Cheung Ngan Yi notched the biggest victory of her career with a breezy victory over Carolina Marin to enter the semi-finals of the Yonex-Sunrise India Open 2018 today.
And with Beiwen Zhang causing more ripples with a straight-games defeat of home favourite Saina Nehwal, Friday was an eventful day in Women’s Singles.
Cheung (featured image) caught Marin off-guard in the opening game and kept a tight leash at the end of a tense second game to make her first semi-final since the 2017 Macau Open in November. The Macau Open, however, had been an aberration through much of 2017, as Cheung had fallen in several first rounds. The 24-year-old Hongkonger couldn’t hide her delight at getting the better of Marin, and rated this the best win of her career.
“Last year I didn’t do so well, so there was a lack of confidence,” said Cheung. “It’s the first time I’m beating an Olympic champion, so this is the biggest win of my career. I made a couple of semi-finals in 2016 but last year wasn’t so good. Last year was frustrating for me because I didn’t play well in many tournaments.
“Today I didn’t think too much. So this year I hope I can start well, and today I beat Marin and I feel my confidence is coming back. I think sometimes it’s normal to have peaks and lows and I just persisted and hoped I could break through soon and happy I could do it. I felt I was quite determined today. I felt my chances were coming and I tried to keep calm.”
Marin’s compatriot Beatriz Corrales raised visions of a Spanish upset after she took a game off home heartthrob Pusarla V Sindhu, but the Indian shrugged her off early in the third and it was one-way traffic from there: 21-12 19-21 21-11. The semi-final will be a battle of current and former India Open champions as Pusarla takes on Thailand’s Ratchanok Intanon, who had little trouble against Hong Kong’s Yip Pui Yin, 21-11 21-11.
Pusarla’s was only one of two wins for the hosts, who witnessed most of their contenders bite the dust. Nehwal was totally off-colour against Zhang and crashed out in 32 minutes. Even Zhang seemed surprised at the quickness of Nehwal’s capitulation, and the USA player revealed that she herself was far from fit due to a foot injury she suffered in early January.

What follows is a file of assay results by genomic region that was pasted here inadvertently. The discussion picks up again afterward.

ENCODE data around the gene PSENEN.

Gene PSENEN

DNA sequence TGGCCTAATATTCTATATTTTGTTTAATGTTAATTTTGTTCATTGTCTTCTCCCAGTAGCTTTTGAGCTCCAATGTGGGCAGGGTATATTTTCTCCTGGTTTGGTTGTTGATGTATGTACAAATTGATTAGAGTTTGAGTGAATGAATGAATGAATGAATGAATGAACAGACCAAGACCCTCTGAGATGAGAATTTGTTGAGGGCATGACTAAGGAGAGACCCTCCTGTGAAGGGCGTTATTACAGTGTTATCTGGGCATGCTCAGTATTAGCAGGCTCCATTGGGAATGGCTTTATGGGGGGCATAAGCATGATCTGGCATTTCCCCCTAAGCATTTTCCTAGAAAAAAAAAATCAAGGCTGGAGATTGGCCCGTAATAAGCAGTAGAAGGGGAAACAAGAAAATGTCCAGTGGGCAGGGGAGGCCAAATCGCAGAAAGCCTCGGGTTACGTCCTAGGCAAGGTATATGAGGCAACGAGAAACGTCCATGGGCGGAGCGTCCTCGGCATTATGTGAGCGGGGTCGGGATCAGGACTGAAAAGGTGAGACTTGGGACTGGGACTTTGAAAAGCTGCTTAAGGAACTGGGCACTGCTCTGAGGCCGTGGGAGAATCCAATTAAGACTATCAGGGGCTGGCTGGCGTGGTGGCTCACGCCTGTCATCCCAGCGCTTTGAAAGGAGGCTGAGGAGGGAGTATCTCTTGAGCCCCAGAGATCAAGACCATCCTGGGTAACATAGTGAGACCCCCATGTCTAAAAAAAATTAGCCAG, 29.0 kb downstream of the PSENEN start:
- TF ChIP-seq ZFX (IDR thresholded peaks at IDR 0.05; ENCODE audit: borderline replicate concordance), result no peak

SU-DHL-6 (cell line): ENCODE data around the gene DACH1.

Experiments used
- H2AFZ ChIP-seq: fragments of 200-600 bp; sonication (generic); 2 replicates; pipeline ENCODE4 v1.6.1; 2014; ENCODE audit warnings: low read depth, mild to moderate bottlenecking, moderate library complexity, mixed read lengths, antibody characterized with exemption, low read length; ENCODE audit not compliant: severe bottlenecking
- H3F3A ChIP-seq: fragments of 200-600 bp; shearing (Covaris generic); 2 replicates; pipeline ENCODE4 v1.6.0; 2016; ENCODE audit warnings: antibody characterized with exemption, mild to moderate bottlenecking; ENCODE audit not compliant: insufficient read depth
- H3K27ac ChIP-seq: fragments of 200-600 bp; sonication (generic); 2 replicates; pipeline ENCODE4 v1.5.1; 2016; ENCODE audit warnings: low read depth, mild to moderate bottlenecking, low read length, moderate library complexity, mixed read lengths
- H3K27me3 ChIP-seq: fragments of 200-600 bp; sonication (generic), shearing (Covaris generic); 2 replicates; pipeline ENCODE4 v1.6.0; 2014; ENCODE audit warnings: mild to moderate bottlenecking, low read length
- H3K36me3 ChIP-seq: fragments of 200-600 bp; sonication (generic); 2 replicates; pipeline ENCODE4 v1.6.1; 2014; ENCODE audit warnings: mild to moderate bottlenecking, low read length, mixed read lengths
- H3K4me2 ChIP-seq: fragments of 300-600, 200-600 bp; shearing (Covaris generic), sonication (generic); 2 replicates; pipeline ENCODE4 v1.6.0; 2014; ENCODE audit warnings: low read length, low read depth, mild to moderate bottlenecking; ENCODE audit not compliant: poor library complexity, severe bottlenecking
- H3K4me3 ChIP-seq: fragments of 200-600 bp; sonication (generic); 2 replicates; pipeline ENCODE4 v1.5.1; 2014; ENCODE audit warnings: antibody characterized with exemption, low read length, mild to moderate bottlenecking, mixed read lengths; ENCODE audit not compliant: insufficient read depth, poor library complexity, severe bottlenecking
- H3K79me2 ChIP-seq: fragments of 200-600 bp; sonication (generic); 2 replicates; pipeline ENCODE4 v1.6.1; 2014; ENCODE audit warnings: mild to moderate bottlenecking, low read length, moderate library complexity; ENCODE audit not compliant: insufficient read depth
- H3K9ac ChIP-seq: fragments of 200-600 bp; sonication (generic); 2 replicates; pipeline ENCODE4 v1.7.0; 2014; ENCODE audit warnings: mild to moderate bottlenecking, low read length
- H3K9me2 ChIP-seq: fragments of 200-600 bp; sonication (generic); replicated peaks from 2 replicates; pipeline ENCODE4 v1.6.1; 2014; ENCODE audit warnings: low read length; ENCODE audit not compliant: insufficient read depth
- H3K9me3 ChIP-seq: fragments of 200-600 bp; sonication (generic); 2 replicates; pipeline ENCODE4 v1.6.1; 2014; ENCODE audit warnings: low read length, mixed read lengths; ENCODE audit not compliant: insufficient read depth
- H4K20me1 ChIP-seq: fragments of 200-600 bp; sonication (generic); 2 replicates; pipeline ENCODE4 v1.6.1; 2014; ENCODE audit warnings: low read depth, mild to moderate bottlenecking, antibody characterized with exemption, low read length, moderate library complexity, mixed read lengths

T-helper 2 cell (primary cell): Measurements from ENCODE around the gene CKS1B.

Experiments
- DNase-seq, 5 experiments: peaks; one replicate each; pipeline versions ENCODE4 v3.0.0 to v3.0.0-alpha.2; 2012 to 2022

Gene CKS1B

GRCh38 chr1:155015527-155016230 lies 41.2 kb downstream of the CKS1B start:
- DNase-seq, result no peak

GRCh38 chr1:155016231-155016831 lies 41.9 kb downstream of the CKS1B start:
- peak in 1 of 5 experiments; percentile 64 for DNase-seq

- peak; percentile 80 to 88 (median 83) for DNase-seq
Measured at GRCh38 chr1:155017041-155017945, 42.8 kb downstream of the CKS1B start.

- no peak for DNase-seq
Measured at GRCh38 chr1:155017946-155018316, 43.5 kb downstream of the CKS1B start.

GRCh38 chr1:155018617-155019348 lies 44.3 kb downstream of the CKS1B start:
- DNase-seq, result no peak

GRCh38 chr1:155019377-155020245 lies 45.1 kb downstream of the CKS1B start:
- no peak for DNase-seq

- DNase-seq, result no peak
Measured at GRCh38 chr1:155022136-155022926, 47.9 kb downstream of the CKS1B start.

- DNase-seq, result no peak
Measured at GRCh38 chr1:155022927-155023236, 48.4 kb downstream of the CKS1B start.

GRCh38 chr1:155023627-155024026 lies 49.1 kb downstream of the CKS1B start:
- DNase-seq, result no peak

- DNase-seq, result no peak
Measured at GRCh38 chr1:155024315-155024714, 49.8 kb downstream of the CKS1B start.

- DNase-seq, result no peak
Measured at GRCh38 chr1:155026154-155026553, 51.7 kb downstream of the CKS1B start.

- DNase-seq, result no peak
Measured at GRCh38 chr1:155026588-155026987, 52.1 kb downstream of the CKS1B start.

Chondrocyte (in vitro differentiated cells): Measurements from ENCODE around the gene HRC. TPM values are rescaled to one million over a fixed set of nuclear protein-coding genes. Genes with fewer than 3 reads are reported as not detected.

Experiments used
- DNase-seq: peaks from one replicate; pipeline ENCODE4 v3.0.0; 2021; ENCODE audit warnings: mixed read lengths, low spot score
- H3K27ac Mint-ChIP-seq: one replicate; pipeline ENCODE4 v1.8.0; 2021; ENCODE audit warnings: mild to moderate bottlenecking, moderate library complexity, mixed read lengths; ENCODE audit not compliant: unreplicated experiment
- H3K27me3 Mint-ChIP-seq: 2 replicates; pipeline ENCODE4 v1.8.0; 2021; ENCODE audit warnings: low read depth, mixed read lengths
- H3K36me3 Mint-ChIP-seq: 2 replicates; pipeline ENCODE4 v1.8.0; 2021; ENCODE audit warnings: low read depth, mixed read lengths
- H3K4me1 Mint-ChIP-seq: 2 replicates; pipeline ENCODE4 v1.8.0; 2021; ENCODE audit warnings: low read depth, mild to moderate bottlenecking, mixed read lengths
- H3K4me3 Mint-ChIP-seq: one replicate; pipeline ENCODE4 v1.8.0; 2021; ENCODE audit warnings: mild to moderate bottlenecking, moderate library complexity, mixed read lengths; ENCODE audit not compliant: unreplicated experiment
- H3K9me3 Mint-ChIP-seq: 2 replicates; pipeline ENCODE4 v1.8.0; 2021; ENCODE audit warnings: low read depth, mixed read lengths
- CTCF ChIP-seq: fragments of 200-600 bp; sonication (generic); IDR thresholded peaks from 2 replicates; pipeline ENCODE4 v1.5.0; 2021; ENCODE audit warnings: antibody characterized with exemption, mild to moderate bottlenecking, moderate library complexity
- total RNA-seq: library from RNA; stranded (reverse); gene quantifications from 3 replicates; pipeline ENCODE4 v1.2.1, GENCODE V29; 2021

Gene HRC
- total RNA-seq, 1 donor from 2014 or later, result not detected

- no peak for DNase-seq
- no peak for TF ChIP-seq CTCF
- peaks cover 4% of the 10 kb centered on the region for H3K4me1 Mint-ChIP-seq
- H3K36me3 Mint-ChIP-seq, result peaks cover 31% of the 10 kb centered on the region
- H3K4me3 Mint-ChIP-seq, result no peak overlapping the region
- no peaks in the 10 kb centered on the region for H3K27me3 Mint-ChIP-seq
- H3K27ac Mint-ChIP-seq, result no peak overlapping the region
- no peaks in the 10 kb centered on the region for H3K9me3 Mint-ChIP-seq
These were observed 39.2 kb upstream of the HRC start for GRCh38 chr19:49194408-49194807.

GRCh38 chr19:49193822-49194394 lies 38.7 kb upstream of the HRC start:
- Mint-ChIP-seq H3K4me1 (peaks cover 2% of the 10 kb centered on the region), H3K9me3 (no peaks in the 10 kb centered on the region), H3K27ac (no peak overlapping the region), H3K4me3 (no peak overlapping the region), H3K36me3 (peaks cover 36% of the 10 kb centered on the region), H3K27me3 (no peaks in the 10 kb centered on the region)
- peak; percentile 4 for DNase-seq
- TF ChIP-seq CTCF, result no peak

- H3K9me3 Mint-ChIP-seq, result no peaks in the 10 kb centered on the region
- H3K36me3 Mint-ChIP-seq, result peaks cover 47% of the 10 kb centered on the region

The Indian casualty list included Parupalli Kashyap, Sameer Verma and Sai Praneeth in Men’s Singles; Satwiksairaj Rankireddy/Ashwini Ponnappa in Mixed Doubles; Manu Attri/Sumeeth Reddy in Men’s Doubles, and Poorvisha Ram/J Meghana in Women’s Doubles.
Verma ran into defensive wall Iskankar Zulkarnain of Malaysia, who continued his remarkable run from the qualifying rounds into the semi-finals. The Malaysian was last in a semi-final over a year ago.
“It’s my first semi-final since the China Open (2016), it will give me confidence,” said Zulkarnain. “It’s been tough for me because the fans and management have pushed me to get good results. Coach Misbun came to the team seven months ago; he’s like my father. We talk all the time, and we’re quite close. It’s made a big difference to me in this tournament.”
The quarter-finals in the top half saw Chinese Taipei’s Chou Tien Chen blow away Sai Praneeth 21-15 21-13, while China’s Qiao Bin was just as dominant over Parupalli Kashyap. Zulkarnain’s semi-final opponent will be China’s Shi Yuqi, who enjoyed a one-sided victory over Chinese Taipei’s Wang Tzu Wei.
Denmark’s Christinna Pedersen will feature in two semi-finals. After Pedersen and Kamilla Rytter Juhl enjoyed a quick win in Women’s Doubles, Pedersen returned for her Mixed Doubles quarter-final with Mathias Christiansen against India’s Satwiksairaj Rankireddy and Ashwini Ponnappa.
The fifth seeds found themselves fending off a blitzkrieg from the hard-smashing Rankireddy; before the momentum could completely swing, however, Pedersen asserted herself at the net and picked off a series of points to put the Danes on top.
The only solace for the home crowd, apart from Pusarla’s win, was that of Pranaav Jerry Chopra/Sikki Reddy in Mixed Doubles. The Indians held off China’s Han Chengkai/Cao Tong Wei 21-8 21-13 and will next face Christiansen/Pedersen.
In Women’s Doubles, Greysia Polii and Apriyani Rahayu were stretched in the early part of their quarter-final by compatriots Rizki Amelia Pradipta/Della Destiara Haris, but the early slog paid off and Pradipta and Haris were worn down by their attacking compatriots: 21-16 21-9. Polii/Rahayu face Pedersen/Rytter Juhl, while the other semi-final will see young Chinese Du Yue/Li Yinhui against Thailand’s Jongkolphan Kititharakul/Rawinda Prajongjai.
China also have a young pair in the Men’s Doubles semi-finals – Han Chengkai/Zhou Haodong, who face Denmark’s Kim Astrup/Anders Skaarup Rasmussen. The top half will be an all-Indonesian clash between Marcus Fernaldi Gideon/Kevin Sanjaya Sukamuljo and Mohammad Ahsan/Hendra Setiawan.